Now that the government has allowed contract farming, Godrej Agrovet wants a big play in oil palm cultivation.
Speaking in a webinar on agriculture on Thursday, the company’s Managing Director, Balram Singh Yadav, said that the company could “build a very good system for contract farming for oil palm cultivation.” Funds, he added, are not a problem.
In his presentation made earlier, the Secretary had noted that the government had decided to set up a $14-billion Agri Infra Fund, to finance Farmer Producer Organisations, agri-enterpreneurs and start-ups.
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Yadav observed that there are about two million hectares of land in India on which oil palm can be grown; in contrast, only 300,000 hectares are being used now. He said that oil palm gave the biggest bang for the buck compared with other edible oils, yielding four tonnes per hectare, compared with 300-400 kg of others.
In response to this, Sanjay Agarwal, Secretary, Ministry of Agriculture and Farmers’ Welfare, assured him full support from the government and said that the government was keen to develop at least 50,000 hectares in the next two years.
It was noted in the webinar that 60 per cent of India’s needs of edible oil are met by imports. In 2018-19, India imported 8.85 million tonnes of crude and refined palm oil.
The ₹7,011-crore Godrej Agrovet — its turnover grew 17.4 per cent in 2019-20 — is already a big player in the palm oil business. Its website notes that it has developed 61,700 hectares of plantations across the country; it has five oil mills, one of which was commissioned recently in Mizoram.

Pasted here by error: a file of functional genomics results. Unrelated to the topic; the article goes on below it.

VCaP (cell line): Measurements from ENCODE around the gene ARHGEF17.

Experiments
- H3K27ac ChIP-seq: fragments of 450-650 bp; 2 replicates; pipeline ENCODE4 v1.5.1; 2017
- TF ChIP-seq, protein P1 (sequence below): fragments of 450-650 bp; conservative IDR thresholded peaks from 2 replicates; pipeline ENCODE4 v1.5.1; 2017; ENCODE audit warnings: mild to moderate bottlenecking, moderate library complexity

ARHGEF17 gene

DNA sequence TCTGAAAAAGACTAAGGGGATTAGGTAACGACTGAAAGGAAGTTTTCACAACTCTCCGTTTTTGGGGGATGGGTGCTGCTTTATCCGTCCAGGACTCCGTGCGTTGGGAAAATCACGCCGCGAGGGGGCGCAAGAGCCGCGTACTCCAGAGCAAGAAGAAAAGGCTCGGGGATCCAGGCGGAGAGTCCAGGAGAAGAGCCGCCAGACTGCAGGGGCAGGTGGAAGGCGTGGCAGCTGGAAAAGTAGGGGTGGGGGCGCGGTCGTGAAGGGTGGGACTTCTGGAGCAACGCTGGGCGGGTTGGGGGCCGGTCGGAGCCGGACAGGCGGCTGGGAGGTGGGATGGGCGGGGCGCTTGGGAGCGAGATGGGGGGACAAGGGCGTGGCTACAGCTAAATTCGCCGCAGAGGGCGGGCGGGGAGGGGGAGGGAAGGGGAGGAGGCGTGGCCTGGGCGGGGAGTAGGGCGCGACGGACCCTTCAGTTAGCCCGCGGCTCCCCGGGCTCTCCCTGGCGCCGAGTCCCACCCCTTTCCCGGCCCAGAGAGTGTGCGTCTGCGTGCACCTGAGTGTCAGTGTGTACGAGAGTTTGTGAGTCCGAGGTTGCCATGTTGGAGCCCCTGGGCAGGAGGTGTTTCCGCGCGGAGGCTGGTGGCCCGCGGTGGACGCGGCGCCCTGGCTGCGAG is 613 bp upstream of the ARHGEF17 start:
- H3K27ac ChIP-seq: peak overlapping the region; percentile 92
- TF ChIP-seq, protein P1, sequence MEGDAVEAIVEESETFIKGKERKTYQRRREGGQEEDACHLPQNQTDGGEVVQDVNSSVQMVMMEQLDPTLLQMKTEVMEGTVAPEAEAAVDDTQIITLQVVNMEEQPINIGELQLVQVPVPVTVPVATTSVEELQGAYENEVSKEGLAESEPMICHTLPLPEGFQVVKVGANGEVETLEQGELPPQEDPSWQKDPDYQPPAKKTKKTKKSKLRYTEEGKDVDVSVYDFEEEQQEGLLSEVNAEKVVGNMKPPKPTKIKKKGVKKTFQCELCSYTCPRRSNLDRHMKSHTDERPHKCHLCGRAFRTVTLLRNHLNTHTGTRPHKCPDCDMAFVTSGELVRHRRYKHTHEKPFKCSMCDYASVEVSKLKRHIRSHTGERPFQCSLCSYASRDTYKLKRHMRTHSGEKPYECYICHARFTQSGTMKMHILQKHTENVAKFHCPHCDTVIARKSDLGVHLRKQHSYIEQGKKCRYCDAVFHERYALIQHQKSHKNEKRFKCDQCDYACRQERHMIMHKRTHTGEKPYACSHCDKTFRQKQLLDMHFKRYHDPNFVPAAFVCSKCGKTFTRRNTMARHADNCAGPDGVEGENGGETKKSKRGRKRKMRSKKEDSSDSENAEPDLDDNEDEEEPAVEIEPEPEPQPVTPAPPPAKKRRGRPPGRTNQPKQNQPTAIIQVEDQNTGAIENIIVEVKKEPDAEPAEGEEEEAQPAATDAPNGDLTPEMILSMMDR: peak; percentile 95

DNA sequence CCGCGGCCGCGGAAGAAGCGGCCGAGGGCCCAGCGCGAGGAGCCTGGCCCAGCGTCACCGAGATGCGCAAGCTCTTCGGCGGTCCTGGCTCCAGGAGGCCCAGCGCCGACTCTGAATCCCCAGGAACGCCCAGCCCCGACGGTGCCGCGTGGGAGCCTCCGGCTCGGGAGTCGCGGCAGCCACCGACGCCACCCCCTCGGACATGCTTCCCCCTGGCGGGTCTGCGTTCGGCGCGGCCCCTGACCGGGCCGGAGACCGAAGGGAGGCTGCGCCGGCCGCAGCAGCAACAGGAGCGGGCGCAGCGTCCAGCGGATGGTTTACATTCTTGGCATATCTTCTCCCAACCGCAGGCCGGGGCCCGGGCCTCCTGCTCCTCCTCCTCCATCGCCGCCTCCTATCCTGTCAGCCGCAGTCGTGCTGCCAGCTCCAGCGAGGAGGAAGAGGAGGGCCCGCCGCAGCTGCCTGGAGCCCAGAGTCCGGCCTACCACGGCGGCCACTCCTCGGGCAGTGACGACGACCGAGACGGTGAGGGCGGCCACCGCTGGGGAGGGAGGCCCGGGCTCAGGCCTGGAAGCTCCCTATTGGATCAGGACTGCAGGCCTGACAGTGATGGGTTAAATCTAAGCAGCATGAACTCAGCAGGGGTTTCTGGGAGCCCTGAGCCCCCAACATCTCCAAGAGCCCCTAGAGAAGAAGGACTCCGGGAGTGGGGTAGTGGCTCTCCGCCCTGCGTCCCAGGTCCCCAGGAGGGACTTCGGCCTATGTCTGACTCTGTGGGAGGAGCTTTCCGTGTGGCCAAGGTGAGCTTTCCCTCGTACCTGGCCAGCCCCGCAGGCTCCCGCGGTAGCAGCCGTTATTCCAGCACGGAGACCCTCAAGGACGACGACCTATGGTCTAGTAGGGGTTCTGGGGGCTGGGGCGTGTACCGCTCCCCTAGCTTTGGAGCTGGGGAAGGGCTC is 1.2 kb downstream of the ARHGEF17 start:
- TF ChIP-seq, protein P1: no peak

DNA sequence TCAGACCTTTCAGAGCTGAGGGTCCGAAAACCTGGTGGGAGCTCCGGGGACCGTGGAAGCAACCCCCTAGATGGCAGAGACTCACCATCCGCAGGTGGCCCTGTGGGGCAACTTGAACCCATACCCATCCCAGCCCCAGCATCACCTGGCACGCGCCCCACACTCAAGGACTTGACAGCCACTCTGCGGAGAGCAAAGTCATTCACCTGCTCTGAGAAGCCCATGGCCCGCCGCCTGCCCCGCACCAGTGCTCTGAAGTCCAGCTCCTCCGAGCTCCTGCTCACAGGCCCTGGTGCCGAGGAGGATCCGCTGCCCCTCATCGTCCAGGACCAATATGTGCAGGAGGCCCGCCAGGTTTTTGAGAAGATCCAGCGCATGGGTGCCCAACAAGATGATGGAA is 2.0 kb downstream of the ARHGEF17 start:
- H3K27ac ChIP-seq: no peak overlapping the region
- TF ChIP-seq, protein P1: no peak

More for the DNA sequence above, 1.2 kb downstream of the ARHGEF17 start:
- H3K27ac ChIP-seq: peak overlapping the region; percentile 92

Yadav wanted assurance that stock-holding limits would not be brought back, because “we would like to buy for the whole year.” (The amended Essential Commodities Act still empowers the government to impose stock-holding limits, but only when there is 100 per cent increase in retail prices of horticultural products and 50 per cent retail price rise in non-perishable agricultural food items.)
He also sought more clarity on how disputes would be resolved in agriculture.
Impact of reforms
Expressing confidence that investments would flow into agriculture, Secretary Agarwal said that the government had set up an Empowered Committee of Secretaries, headed by the Cabinet Secretary, to deal with issues that may arise out of the recent reforms in agriculture. Any “changes or support” can be made by the committee — decisions don’t have to go to the Cabinet for clearance, he said.
Earlier this month, the government brought in two ordinances and amended the Essential Commodities Act to give effect to the proposed reforms to agriculture. These reforms are: allowing farmers the freedom to sell their produce in the market and not necessarily to the designated ‘agriculture produce marketing companies’, as was the rule earlier; amending the Essential Commodities Act so as to allow holding of agri stocks; and allowing contract farming.
These reforms, which had been demanded by the industry and economists for long, have been hailed as epochal, paralleled in their potential impact only by the industrial deregulation of 1991.
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